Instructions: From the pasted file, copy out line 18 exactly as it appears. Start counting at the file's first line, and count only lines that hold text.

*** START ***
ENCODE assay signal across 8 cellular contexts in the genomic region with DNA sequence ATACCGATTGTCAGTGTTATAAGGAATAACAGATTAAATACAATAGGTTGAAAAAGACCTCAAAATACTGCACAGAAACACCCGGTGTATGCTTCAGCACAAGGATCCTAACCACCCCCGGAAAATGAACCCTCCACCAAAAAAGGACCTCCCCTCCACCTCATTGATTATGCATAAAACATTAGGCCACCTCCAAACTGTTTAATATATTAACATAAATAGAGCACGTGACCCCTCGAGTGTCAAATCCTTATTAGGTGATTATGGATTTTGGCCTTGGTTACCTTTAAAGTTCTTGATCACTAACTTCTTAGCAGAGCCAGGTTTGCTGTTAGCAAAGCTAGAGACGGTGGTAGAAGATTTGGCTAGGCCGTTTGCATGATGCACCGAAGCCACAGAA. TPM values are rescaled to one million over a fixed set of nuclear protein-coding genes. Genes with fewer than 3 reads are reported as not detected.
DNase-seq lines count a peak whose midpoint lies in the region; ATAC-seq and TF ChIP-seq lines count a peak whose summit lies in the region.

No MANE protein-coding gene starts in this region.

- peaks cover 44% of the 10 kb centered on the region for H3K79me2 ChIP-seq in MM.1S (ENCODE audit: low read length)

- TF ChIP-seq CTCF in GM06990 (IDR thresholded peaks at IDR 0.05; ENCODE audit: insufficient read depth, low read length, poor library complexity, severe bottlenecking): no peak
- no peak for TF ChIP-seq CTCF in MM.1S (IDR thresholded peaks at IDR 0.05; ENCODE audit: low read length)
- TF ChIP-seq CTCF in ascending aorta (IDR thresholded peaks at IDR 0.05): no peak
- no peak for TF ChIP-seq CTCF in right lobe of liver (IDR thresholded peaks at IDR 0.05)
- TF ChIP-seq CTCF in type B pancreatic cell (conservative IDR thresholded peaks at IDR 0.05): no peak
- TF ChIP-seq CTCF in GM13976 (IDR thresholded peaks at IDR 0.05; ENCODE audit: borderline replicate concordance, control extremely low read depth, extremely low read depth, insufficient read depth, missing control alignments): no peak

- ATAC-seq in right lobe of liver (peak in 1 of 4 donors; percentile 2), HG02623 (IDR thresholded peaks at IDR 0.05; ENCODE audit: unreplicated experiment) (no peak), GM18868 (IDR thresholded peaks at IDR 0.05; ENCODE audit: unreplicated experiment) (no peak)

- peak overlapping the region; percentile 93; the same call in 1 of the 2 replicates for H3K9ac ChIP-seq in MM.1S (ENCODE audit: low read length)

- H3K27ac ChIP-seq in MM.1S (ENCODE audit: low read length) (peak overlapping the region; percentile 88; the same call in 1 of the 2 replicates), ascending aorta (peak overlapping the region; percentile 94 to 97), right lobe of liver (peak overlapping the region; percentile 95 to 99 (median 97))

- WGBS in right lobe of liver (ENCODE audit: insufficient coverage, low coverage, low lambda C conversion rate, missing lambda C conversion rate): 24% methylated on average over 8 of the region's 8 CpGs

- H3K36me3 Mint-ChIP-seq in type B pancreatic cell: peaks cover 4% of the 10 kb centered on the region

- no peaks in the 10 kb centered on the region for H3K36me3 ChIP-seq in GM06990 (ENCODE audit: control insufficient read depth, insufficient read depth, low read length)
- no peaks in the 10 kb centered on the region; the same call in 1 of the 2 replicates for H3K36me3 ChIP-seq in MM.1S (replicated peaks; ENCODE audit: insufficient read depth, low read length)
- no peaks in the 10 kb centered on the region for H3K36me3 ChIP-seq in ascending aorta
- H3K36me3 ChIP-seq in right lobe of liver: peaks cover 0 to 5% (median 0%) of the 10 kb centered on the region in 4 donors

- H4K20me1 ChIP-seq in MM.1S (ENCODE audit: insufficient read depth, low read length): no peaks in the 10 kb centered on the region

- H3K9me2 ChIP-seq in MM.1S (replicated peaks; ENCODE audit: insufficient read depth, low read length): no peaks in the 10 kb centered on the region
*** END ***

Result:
- no peaks in the 10 kb centered on the region for H3K36me3 ChIP-seq in ascending aorta